Further explaining her motives for pursuing her goal as a book author, Banks said, “I wanted to shed some light on the emotions, and what goes on emotionally in the minds of people that young, when they have to lose a family member to cancer. It’s about getting them to understand what cancer is, and if they’re sad, mad, or don’t feel anything in that moment, that is absolutely okay. I really wanted to give an account of my own memoir.”

“I feel like with this book if I start lightly teaching kids about cancer, they’ll grow up understanding or being more inquisitive, Banks explained. “Along with it being an emotional tale, there are also certain scientific facts that I dropped in there, like what cancer is. You know at that age, it’s important to understand that cancer is not contagious. Being around someone with cancer doesn’t mean you’re going to get cancer. You know talking to children about with chemo treatments in the first few months your hair may get a little shorter, start losing weight, or be more sleepy. It explains the symptoms and side effects more so in layman’s terms so that they can understand. That way so when things are happening they’re not in full shock,” added Banks.     

Banks is collaborating with a few Metro Atlanta bookstores to have her book for purchase. She has also partnered with several Atlanta Public Elementary Schools so I Love You Forever can be accessible for faculty members to better assist children in need. Her ultimate goal is to have her book for sale in Barnes and Noble stores and to host a book signing in one of the locations.

Positive feedback since the releasing of her book has consisted of, as conveyed by Banks, “People say it’s touching, inspiring, and that I am brave for telling my story. With my experience being as emotionally traumatic as it was, people are thankful that I’m an advocate for others who were going through the same thing or someone who is now older but went through the same things I did.”

Along with her children’s book, Banks decided to establish a holistic health company called Naturally Mary in September 2018. Banks named her company Naturally Mary in remembrance of her mother passing from breast cancer. She was inspired to create natural remedies to cure common ailments. Banks uses plants, fruits, and vegetables to make her collection of natural homeopathic medicines. The Naturally Mary product collection consists of an assortment of aromatherapy oil blends, chemical, and steroid free creams, health supplements, and more.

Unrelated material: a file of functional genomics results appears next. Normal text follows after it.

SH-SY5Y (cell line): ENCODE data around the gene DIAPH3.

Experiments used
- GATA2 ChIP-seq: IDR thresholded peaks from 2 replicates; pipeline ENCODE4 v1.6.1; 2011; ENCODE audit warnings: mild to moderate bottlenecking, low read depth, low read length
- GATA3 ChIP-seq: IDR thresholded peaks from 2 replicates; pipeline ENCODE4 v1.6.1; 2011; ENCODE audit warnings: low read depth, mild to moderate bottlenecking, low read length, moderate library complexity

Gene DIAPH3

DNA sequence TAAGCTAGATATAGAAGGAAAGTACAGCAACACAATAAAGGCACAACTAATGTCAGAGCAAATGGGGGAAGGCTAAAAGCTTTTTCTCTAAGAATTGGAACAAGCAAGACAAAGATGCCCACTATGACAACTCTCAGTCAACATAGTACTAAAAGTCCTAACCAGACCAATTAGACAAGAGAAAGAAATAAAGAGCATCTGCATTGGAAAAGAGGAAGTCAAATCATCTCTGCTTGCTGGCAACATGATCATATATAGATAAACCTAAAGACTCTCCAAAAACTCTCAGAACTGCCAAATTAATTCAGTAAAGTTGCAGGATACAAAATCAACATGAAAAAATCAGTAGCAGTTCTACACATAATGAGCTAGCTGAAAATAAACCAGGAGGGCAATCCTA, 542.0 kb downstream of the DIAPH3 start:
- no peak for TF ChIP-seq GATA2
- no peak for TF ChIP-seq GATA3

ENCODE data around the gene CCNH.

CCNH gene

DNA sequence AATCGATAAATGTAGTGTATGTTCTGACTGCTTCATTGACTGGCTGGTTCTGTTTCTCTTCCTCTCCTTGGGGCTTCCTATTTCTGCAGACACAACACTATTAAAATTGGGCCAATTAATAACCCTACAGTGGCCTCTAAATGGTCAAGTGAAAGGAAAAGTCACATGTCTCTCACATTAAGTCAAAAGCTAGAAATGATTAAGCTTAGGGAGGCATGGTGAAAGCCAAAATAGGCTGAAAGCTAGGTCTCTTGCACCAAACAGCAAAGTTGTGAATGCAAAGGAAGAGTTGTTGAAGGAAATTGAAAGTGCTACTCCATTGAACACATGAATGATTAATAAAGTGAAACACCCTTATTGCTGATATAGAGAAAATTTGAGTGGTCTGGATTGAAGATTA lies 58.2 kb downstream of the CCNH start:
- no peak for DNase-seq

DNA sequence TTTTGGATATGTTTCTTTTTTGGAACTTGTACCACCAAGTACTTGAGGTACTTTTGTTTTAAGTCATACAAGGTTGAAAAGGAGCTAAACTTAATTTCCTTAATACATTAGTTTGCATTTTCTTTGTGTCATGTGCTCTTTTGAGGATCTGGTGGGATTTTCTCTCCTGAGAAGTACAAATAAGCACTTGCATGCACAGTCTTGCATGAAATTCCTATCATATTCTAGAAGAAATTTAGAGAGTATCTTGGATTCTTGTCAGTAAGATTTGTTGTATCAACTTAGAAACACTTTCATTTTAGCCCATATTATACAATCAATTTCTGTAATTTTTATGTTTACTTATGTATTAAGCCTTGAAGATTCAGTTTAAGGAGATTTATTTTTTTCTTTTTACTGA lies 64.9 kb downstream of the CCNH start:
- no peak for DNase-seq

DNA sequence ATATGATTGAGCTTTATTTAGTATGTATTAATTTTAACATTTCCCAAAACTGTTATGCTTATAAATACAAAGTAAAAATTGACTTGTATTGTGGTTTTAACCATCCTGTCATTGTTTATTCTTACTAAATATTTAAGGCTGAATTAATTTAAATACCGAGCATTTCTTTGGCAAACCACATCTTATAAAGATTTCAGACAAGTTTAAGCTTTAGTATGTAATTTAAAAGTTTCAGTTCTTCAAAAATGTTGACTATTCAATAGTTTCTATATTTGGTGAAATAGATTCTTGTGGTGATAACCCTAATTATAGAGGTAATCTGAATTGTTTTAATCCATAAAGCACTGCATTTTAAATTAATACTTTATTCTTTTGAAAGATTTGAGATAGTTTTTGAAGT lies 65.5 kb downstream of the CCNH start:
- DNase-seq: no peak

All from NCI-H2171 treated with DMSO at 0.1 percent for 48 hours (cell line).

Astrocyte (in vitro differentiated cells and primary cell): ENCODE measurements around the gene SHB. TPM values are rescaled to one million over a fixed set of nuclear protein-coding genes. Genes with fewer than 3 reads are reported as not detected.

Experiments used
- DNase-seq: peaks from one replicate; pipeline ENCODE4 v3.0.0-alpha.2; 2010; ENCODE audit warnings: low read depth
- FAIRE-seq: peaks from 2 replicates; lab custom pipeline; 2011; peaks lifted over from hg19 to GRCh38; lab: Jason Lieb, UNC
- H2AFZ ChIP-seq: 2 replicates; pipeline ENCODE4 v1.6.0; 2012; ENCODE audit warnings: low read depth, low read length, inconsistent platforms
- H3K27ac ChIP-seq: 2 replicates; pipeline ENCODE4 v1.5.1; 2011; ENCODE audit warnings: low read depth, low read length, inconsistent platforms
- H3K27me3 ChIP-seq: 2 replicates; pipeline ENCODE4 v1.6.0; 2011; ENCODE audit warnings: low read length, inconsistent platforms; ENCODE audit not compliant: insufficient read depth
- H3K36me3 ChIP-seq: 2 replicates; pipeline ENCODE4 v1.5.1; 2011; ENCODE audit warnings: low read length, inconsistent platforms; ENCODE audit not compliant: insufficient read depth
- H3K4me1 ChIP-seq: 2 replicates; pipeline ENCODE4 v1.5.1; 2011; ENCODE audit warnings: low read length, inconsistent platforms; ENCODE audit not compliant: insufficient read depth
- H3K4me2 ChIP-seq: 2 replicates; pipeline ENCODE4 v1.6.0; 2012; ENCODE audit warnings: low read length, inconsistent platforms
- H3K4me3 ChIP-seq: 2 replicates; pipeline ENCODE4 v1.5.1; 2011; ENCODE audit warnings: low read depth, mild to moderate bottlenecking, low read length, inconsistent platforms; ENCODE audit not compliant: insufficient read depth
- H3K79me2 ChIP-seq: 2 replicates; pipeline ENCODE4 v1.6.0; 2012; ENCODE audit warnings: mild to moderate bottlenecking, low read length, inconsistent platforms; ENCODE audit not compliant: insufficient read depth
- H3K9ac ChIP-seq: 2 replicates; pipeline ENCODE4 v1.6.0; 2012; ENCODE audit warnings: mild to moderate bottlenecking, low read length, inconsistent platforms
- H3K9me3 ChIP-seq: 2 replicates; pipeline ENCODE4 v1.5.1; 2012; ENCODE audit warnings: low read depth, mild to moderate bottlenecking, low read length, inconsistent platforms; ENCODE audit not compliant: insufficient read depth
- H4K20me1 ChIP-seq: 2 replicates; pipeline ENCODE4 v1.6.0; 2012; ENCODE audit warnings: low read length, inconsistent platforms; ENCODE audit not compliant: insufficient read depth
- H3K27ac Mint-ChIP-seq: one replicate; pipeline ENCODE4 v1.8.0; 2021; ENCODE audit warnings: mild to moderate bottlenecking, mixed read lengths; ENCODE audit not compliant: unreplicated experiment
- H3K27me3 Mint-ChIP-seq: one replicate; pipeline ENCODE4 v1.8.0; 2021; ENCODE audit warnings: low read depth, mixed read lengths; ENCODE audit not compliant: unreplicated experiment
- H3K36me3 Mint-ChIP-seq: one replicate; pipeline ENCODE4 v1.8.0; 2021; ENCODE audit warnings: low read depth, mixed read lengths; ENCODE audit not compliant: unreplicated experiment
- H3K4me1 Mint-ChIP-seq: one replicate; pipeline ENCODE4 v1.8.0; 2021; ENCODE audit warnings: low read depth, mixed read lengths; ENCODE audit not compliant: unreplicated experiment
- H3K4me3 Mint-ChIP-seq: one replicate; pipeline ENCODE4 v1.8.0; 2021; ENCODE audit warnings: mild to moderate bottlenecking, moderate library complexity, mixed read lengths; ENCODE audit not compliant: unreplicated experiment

Acknowledging the hardships she has endured throughout her journey, Banks said, “In my day there are so many things that need to be done. Trying to find the time to do everything has been hard for me during my journey. Many times I’m working off of three or four hours of sleep, but if I don’t do all of this who will? I don’t ever want to sleep on my dreams or goals. Someone else who has the same idea in mind could make a business out of what I said I was going to do, all because I was hesitant.”

Banks is currently pursuing a career in oncology data analytics. In addition to her oncology research and entrepreneurial endeavors, Banks serves as a single mother to her eight-year-old son. She has managed to raise her son throughout her undergraduate studies, and as she presently fulfills her life goals. 

“It’s really difficult. I’ll never lie to somebody and tell them that I have it all figured out. I definitely don’t. You know some days we go to bed at midnight. Then some days I feel like super mom when everything’s done, and lunch is packed for tomorrow already set to go. I take it day by day. It’s about finding that balance of, working on developing my career so that I can succeed in life for him. Then I’m also making sure that I’m always making time to spend with him, because he only gets one childhood, and I want to make sure it’s special. I don’t want to spend so much time planning for his future that I’m missing his present,” shared Banks.    

Banks intends to publish her second children’s book this December. Similar to I Love You Forever, her second book will about childhood cancer, but in the form of an “adventure.” As for her holistic health company, she plans to expand Naturally Mary into a storefront in the near future.